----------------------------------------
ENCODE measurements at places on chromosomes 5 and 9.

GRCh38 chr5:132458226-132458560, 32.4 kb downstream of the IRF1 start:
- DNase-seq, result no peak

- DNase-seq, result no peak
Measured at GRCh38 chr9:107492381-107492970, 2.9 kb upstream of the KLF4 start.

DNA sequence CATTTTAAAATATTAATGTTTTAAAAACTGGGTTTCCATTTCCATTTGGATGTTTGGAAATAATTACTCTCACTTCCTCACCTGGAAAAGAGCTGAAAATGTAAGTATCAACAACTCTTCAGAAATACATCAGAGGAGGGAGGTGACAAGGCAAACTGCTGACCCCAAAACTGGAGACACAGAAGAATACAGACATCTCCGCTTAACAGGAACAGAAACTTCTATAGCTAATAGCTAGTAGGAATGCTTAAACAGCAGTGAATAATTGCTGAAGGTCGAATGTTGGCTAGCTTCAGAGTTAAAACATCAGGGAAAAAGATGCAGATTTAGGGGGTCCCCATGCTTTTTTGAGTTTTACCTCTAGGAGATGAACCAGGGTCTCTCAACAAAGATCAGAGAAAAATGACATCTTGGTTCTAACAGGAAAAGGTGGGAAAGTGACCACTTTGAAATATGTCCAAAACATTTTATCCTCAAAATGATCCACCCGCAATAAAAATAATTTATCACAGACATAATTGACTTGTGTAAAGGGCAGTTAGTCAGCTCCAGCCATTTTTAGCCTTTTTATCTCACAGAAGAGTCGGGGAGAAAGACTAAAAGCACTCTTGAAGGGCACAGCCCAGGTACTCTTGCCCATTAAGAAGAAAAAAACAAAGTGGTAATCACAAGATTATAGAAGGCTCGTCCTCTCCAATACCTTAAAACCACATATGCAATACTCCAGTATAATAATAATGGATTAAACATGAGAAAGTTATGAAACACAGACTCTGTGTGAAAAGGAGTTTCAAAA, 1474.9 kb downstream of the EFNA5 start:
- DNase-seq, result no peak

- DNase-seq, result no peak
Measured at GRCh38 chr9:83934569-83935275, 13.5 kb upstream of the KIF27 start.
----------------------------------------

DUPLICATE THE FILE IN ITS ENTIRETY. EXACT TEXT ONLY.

ENCODE measurements at places on chromosomes 5 and 9.

GRCh38 chr5:132458226-132458560, 32.4 kb downstream of the IRF1 start:
- DNase-seq, result no peak

- DNase-seq, result no peak
Measured at GRCh38 chr9:107492381-107492970, 2.9 kb upstream of the KLF4 start.

DNA sequence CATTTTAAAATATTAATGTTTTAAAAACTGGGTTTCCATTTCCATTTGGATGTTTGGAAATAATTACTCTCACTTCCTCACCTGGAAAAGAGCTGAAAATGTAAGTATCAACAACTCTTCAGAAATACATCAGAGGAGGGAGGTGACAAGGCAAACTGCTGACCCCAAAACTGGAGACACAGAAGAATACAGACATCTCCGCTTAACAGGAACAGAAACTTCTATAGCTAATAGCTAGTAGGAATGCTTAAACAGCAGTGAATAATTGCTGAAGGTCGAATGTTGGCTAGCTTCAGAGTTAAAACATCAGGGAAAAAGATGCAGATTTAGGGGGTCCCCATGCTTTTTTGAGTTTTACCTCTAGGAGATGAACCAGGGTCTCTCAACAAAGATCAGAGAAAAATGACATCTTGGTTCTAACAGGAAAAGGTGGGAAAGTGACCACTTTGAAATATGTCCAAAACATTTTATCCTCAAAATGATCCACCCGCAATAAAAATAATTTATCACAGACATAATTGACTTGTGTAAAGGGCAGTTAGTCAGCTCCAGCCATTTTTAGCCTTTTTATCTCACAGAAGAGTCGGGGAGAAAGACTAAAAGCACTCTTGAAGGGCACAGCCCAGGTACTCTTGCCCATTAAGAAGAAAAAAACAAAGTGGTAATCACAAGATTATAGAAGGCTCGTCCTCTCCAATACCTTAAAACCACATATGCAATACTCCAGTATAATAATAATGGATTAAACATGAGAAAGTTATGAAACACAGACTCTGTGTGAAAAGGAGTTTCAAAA, 1474.9 kb downstream of the EFNA5 start:
- DNase-seq, result no peak

- DNase-seq, result no peak
Measured at GRCh38 chr9:83934569-83935275, 13.5 kb upstream of the KIF27 start.